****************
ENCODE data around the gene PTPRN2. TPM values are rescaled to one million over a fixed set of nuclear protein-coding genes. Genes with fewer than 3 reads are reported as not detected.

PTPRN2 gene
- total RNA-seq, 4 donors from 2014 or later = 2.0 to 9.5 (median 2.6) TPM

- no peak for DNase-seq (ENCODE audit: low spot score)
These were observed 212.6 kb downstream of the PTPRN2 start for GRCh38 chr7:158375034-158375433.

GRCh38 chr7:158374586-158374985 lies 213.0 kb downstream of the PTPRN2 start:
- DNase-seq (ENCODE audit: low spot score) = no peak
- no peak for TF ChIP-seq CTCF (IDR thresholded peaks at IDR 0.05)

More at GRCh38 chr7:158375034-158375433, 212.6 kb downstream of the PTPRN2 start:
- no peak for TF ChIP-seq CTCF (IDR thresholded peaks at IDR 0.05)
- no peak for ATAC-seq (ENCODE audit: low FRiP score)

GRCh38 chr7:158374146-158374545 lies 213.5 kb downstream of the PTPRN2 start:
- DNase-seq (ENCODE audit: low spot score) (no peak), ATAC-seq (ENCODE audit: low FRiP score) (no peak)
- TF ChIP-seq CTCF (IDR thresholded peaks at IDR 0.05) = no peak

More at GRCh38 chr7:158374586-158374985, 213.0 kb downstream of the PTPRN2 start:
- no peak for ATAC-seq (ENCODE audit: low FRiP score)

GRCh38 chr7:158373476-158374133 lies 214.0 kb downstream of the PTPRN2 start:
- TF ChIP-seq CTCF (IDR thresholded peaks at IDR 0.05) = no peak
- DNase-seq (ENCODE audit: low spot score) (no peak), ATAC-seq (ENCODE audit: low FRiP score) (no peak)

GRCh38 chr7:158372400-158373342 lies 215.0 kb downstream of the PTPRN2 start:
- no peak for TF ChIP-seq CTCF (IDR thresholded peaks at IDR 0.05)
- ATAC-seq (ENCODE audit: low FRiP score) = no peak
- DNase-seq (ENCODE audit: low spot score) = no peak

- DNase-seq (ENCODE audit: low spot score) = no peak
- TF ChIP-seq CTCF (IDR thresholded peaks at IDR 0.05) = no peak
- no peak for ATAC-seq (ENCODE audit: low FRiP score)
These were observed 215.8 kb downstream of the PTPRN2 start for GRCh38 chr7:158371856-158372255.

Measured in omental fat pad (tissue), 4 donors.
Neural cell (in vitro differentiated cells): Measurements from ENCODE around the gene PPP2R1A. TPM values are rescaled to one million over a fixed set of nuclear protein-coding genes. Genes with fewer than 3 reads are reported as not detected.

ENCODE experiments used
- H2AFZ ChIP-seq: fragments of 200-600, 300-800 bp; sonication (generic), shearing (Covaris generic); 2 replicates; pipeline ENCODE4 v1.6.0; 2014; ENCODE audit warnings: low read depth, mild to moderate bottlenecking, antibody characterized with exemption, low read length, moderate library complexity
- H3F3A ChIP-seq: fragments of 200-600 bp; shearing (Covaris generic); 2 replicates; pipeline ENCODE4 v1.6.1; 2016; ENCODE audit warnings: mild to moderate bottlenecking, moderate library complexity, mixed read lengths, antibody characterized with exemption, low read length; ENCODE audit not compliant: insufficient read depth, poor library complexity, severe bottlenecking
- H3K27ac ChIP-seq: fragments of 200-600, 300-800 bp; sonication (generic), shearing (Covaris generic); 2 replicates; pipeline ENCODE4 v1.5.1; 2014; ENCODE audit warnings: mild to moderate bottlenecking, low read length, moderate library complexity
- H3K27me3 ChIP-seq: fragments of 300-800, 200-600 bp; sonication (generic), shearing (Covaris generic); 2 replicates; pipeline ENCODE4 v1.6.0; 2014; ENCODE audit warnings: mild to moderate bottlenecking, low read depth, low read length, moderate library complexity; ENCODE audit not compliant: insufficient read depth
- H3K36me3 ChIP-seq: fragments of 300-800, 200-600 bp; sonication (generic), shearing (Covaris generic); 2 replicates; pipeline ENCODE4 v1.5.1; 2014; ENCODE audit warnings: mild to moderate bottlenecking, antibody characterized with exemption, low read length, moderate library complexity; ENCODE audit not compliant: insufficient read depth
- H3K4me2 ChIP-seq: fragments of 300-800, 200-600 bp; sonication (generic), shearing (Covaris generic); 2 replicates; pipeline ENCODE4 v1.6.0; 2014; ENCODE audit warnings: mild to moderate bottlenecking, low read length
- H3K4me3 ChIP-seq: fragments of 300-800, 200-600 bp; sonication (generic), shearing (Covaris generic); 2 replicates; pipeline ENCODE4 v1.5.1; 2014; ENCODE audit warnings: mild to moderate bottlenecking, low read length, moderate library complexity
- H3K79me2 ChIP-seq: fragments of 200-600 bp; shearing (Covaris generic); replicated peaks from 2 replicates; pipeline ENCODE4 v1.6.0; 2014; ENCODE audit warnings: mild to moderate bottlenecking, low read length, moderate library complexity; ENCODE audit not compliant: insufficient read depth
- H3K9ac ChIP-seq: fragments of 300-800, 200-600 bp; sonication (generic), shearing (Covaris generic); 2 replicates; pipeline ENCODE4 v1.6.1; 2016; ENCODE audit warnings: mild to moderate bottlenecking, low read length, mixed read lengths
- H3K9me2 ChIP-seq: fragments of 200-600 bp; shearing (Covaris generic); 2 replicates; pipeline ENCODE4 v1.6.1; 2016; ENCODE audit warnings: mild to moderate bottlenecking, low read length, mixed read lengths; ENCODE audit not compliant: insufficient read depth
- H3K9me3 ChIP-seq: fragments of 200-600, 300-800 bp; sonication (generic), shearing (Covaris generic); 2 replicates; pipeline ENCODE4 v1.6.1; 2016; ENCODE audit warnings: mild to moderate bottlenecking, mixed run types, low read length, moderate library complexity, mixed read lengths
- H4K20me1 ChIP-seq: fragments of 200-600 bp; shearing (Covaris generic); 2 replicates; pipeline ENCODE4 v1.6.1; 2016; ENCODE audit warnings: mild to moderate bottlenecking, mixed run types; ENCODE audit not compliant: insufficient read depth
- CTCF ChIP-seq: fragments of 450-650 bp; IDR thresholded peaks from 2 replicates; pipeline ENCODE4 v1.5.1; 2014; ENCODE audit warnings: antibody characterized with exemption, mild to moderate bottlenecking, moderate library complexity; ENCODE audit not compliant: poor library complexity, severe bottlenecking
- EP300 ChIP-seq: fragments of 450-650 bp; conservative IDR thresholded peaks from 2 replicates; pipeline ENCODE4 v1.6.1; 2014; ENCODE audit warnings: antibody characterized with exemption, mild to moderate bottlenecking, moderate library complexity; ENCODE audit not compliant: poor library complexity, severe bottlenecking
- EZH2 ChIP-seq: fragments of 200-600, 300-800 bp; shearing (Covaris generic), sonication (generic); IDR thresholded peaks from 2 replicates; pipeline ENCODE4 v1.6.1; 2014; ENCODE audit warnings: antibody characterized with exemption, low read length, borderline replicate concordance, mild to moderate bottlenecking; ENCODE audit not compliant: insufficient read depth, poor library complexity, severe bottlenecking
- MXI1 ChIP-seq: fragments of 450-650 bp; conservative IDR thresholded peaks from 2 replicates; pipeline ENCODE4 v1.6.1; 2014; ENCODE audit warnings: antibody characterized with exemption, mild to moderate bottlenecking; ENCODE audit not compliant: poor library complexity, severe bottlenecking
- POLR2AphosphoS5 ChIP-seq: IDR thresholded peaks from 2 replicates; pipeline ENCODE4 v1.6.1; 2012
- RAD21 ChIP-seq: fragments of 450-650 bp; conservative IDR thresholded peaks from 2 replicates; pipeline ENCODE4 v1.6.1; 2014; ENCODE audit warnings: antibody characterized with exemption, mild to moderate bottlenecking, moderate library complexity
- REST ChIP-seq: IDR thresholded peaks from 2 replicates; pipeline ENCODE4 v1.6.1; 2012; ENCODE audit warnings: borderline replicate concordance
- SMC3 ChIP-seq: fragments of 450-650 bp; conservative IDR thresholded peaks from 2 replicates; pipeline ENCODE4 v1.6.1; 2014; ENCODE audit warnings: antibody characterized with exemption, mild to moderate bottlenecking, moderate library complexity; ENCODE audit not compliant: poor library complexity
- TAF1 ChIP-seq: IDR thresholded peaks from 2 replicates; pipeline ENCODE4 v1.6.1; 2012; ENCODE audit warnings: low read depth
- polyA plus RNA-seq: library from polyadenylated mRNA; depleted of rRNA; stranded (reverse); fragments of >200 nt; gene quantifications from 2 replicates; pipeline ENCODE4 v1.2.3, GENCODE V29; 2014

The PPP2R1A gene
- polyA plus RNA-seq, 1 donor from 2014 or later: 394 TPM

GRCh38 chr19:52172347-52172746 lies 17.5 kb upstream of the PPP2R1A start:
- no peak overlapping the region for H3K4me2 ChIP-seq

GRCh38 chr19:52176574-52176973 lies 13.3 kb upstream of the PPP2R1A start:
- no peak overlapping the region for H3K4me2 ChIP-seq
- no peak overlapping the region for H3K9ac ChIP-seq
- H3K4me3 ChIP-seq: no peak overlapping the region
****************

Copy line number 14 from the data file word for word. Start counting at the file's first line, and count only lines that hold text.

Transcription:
- TF ChIP-seq CTCF (IDR thresholded peaks at IDR 0.05) = no peak